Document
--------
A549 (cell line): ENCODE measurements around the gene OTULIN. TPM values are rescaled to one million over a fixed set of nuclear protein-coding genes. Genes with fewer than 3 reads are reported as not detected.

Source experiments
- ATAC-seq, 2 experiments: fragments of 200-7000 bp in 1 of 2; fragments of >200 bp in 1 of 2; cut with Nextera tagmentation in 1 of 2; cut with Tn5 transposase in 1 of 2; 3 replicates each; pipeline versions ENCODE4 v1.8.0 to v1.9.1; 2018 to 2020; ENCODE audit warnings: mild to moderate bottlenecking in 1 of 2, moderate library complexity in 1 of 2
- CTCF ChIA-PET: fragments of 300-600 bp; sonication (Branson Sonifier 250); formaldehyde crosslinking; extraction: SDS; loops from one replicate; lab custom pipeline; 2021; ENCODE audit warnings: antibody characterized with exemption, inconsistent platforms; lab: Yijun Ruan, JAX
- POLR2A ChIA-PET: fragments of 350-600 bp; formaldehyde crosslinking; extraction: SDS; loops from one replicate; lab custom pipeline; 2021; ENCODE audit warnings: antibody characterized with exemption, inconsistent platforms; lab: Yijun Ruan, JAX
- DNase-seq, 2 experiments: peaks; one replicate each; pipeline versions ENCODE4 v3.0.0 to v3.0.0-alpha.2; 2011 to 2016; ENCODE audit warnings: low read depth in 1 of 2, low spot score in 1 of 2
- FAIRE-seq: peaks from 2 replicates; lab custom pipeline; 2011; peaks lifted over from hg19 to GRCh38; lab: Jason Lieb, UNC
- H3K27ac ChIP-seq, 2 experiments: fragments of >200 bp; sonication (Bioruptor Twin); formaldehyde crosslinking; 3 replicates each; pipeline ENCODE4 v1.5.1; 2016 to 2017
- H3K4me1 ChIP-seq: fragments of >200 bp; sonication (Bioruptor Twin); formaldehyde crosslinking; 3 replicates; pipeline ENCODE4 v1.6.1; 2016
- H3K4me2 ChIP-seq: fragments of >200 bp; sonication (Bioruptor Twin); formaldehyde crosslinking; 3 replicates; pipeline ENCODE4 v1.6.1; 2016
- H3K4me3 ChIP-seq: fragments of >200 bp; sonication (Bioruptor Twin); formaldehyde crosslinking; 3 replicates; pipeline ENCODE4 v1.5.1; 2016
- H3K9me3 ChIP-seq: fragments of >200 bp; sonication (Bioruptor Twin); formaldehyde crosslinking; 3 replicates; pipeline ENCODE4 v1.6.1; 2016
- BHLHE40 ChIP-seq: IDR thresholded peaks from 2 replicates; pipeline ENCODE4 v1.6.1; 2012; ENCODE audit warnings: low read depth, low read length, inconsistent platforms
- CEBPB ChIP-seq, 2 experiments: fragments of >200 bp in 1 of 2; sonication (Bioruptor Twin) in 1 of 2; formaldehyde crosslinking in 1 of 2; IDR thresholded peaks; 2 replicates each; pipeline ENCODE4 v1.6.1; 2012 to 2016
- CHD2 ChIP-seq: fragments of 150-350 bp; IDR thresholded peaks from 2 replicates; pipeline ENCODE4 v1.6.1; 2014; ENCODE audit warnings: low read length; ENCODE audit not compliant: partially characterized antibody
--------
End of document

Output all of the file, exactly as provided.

A549 (cell line): ENCODE measurements around the gene OTULIN. TPM values are rescaled to one million over a fixed set of nuclear protein-coding genes. Genes with fewer than 3 reads are reported as not detected.

Source experiments
- ATAC-seq, 2 experiments: fragments of 200-7000 bp in 1 of 2; fragments of >200 bp in 1 of 2; cut with Nextera tagmentation in 1 of 2; cut with Tn5 transposase in 1 of 2; 3 replicates each; pipeline versions ENCODE4 v1.8.0 to v1.9.1; 2018 to 2020; ENCODE audit warnings: mild to moderate bottlenecking in 1 of 2, moderate library complexity in 1 of 2
- CTCF ChIA-PET: fragments of 300-600 bp; sonication (Branson Sonifier 250); formaldehyde crosslinking; extraction: SDS; loops from one replicate; lab custom pipeline; 2021; ENCODE audit warnings: antibody characterized with exemption, inconsistent platforms; lab: Yijun Ruan, JAX
- POLR2A ChIA-PET: fragments of 350-600 bp; formaldehyde crosslinking; extraction: SDS; loops from one replicate; lab custom pipeline; 2021; ENCODE audit warnings: antibody characterized with exemption, inconsistent platforms; lab: Yijun Ruan, JAX
- DNase-seq, 2 experiments: peaks; one replicate each; pipeline versions ENCODE4 v3.0.0 to v3.0.0-alpha.2; 2011 to 2016; ENCODE audit warnings: low read depth in 1 of 2, low spot score in 1 of 2
- FAIRE-seq: peaks from 2 replicates; lab custom pipeline; 2011; peaks lifted over from hg19 to GRCh38; lab: Jason Lieb, UNC
- H3K27ac ChIP-seq, 2 experiments: fragments of >200 bp; sonication (Bioruptor Twin); formaldehyde crosslinking; 3 replicates each; pipeline ENCODE4 v1.5.1; 2016 to 2017
- H3K4me1 ChIP-seq: fragments of >200 bp; sonication (Bioruptor Twin); formaldehyde crosslinking; 3 replicates; pipeline ENCODE4 v1.6.1; 2016
- H3K4me2 ChIP-seq: fragments of >200 bp; sonication (Bioruptor Twin); formaldehyde crosslinking; 3 replicates; pipeline ENCODE4 v1.6.1; 2016
- H3K4me3 ChIP-seq: fragments of >200 bp; sonication (Bioruptor Twin); formaldehyde crosslinking; 3 replicates; pipeline ENCODE4 v1.5.1; 2016
- H3K9me3 ChIP-seq: fragments of >200 bp; sonication (Bioruptor Twin); formaldehyde crosslinking; 3 replicates; pipeline ENCODE4 v1.6.1; 2016
- BHLHE40 ChIP-seq: IDR thresholded peaks from 2 replicates; pipeline ENCODE4 v1.6.1; 2012; ENCODE audit warnings: low read depth, low read length, inconsistent platforms
- CEBPB ChIP-seq, 2 experiments: fragments of >200 bp in 1 of 2; sonication (Bioruptor Twin) in 1 of 2; formaldehyde crosslinking in 1 of 2; IDR thresholded peaks; 2 replicates each; pipeline ENCODE4 v1.6.1; 2012 to 2016
- CHD2 ChIP-seq: fragments of 150-350 bp; IDR thresholded peaks from 2 replicates; pipeline ENCODE4 v1.6.1; 2014; ENCODE audit warnings: low read length; ENCODE audit not compliant: partially characterized antibody